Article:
Gardening for Beginners
If you’ve ever stared at your neighbor’s garden with envy but felt overwhelmed at the thought of starting your own, you aren’t alone! Luckily, there are plenty of ways to easily dip your toe — or thumb — into the world of gardening. Get started with some of the simplest foods to grow at home and check out a few tips every beginner needs to know.
What Fruits and Veggies are Easy to Grow at Home?
- Where to plant: outdoors in loose soil, preferably where they’ll get direct sunlight. Space the carrot seeds at least one and a half inches apart from each other.
- When to plant: early spring.
- How to care: regularly. Seeds will need one to two inches of water weekly, and daily watering will help them grow faster if you have the time.
- Where to plant: indoors in a jar. Cut off the white bottom part of your leftover green onions, and make sure to keep the roots intact. Place the stems vertically in a glass or jar filled with water (white sides at the bottom). Roots should be covered by water, but the top of the stem should poke above.
- When to plant: when you have green onion scraps handy.
- How to care: by protecting the roots. Make sure the roots stay under water and replace the water in your container once a week. You can either use the green onions as they sprout, then continue this cycle in a loop to keep producing new food, or you can plant your stalks in a pot filled with soil. If you pot your green onion, the plant will continue to grow after you cut off the tops to use.
- Where to plant: outdoors in loose soil, preferably free of rocks. Seed spacing depends on the kind of lettuce you’re growing:
- Loose-leaf: four inches away from each other
- Romaine: eight inches away from each other
- Firm-head: 16 inches away from each other
- When to plant: spring or fall.
- How to care: with plenty of water. Lettuce plants are thirsty! Make sure they get plenty of water, and keep an eye out for wilted leaves, a sign of dehydration. You also need to look out for “bolting” — when lettuce plants get too much sun and drastically shoot up in an effort to produce more seeds before they die. This fast growth isn’t a good sign, it will lead to bitter veg and a dead plant. If you fear the plant may be getting too much sun, use a cloth to provide shade.
- Where to plant: indoors in a small pot.
- When to plant: during a sunny season.
- How to care: by making their pot hospitable. Keep the seeds nice and cozy by making sure their home is always around 75 to 85 degrees. Once the seeds start to sprout (in 5 to 10 days), move the pot to a sunny window. When your plants grow to about three inches tall, it’s time to move them to a bigger space. This larger pot or bucket should hold at least five gallons of soil to keep your tomatoes nice and happy.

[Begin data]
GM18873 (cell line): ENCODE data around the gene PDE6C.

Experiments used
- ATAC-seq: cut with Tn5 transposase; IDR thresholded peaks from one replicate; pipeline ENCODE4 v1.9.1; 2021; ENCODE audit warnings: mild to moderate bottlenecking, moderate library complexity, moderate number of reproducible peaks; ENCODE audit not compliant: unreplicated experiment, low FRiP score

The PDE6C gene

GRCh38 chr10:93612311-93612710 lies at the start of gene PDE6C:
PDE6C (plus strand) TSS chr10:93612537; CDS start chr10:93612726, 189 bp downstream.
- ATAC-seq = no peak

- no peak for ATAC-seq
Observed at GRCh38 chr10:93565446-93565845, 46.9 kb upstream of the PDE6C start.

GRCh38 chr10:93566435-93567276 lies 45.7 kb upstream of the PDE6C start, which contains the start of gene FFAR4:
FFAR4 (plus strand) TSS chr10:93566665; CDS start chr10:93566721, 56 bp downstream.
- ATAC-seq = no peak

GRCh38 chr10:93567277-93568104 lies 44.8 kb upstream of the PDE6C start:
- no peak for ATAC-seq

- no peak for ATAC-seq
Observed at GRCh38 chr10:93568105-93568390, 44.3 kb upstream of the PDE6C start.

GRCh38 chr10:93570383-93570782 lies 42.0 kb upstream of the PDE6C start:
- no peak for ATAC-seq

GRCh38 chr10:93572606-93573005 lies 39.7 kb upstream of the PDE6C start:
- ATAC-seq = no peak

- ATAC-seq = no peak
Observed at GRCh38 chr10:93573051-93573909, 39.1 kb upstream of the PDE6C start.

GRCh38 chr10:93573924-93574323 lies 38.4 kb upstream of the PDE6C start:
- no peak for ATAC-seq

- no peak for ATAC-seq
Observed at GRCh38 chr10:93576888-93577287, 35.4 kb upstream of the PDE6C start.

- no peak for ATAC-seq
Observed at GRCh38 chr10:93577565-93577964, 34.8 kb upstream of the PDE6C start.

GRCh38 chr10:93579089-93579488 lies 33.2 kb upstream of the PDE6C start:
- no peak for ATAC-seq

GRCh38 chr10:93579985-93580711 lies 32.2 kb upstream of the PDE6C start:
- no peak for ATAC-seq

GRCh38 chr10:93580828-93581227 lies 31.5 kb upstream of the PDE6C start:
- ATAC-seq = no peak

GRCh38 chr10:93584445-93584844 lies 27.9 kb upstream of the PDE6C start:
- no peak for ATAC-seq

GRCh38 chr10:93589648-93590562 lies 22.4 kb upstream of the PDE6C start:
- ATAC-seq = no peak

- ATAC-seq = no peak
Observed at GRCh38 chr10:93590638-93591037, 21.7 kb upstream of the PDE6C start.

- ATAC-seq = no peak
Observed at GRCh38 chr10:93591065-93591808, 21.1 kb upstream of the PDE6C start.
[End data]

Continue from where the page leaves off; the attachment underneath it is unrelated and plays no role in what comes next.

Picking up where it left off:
Find advice about how to grow other veggies in Kansas here.
How Do I Choose a Space for My Home Garden?
Ensuring your plants have a hospitable home is key to their success, and there are a few factors to consider before putting down roots. If you’re growing indoors, make sure to put your pots in a spot where they get plenty of sunlight. And if you’re venturing outside, consider putting your garden where it will be shielded from wind. A good drainage system is also important — excess water can lead to mold, which is anything but appetizing.
What Are Some Best Practices for Gardening at Home?
No matter what you’re growing, there are some tried and true tips for just about any kind of garden:
- Protect your plants from bugs and other pests. If needed, you can add a mesh netting to keep the unwanted visitors away.
- Keep the weeds out! We know this is a no-brainer, but weeds don’t just kill your plants, they can attract additional pests, too, so make sure to clear them out often.
- Watch your plants diligently. You may be able to spot potential problems long before they mean permanent damage. Be on the lookout for overwatering, pests, weeds, too much sun exposure, dehydration and other fixable issues.
Looking to dig deeper into gardening? Read more in this free Kansas Garden Guide from Kansas State University.
We can feel your thumb getting greener already! Now that you have a few basics under control, we hope gardening seems less intimidating and more exciting. What are you planning to plant first? Let us know on social media — we’d love to see your budding inspiration.